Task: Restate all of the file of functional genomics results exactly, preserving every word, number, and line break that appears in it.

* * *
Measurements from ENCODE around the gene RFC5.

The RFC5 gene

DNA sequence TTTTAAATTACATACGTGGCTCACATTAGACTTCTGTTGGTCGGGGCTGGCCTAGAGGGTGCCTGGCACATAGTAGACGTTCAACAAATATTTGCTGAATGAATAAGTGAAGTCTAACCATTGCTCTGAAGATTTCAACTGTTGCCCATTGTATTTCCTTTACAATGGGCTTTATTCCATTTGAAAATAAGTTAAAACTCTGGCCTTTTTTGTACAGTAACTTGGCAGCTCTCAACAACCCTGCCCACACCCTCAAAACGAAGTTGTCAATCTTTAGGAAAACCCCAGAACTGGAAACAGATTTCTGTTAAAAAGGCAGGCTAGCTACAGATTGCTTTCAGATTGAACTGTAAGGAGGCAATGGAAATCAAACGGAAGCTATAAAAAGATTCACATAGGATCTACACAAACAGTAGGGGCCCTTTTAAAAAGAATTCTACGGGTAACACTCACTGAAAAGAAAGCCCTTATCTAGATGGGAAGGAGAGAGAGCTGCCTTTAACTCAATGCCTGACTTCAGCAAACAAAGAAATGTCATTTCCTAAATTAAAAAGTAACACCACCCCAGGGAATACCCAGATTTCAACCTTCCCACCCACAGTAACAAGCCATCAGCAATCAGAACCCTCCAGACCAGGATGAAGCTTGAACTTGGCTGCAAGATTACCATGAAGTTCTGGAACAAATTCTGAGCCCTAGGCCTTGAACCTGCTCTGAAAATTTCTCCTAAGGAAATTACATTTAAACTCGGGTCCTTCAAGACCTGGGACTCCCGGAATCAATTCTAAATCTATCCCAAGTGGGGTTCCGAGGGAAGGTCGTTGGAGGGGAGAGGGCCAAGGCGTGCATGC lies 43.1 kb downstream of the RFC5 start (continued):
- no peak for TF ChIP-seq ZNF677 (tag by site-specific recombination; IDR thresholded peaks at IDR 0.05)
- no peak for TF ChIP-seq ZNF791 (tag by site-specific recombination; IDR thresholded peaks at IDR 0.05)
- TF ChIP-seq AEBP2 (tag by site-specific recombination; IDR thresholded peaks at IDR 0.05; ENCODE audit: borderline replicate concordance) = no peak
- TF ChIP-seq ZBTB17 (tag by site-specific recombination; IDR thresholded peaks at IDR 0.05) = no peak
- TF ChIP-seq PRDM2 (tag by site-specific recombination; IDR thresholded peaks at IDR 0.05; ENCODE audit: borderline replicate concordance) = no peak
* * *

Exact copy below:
Measurements from ENCODE around the gene RFC5.

The RFC5 gene

DNA sequence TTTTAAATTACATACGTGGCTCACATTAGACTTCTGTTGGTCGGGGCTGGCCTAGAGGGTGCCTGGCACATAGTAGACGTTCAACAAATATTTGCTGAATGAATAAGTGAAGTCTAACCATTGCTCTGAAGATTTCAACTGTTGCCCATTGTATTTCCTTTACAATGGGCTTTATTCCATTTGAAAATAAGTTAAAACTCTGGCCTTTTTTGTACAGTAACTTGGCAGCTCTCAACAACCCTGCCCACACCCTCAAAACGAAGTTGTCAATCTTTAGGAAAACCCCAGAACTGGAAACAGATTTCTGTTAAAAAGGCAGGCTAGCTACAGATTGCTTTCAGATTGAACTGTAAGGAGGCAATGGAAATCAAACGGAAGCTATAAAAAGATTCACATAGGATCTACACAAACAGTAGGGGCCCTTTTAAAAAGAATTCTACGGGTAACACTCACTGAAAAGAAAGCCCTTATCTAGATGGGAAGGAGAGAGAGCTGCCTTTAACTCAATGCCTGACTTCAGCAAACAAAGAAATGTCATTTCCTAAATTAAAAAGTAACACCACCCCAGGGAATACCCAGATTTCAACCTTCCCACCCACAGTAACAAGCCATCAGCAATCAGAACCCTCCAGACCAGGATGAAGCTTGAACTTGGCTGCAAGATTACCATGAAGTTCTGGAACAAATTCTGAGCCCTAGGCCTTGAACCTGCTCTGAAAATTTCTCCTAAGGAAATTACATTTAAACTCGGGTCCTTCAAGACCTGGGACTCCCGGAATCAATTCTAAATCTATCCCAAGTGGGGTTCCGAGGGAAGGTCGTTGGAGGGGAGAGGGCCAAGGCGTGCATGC lies 43.1 kb downstream of the RFC5 start (continued):
- no peak for TF ChIP-seq ZNF677 (tag by site-specific recombination; IDR thresholded peaks at IDR 0.05)
- no peak for TF ChIP-seq ZNF791 (tag by site-specific recombination; IDR thresholded peaks at IDR 0.05)
- TF ChIP-seq AEBP2 (tag by site-specific recombination; IDR thresholded peaks at IDR 0.05; ENCODE audit: borderline replicate concordance) = no peak
- TF ChIP-seq ZBTB17 (tag by site-specific recombination; IDR thresholded peaks at IDR 0.05) = no peak
- TF ChIP-seq PRDM2 (tag by site-specific recombination; IDR thresholded peaks at IDR 0.05; ENCODE audit: borderline replicate concordance) = no peak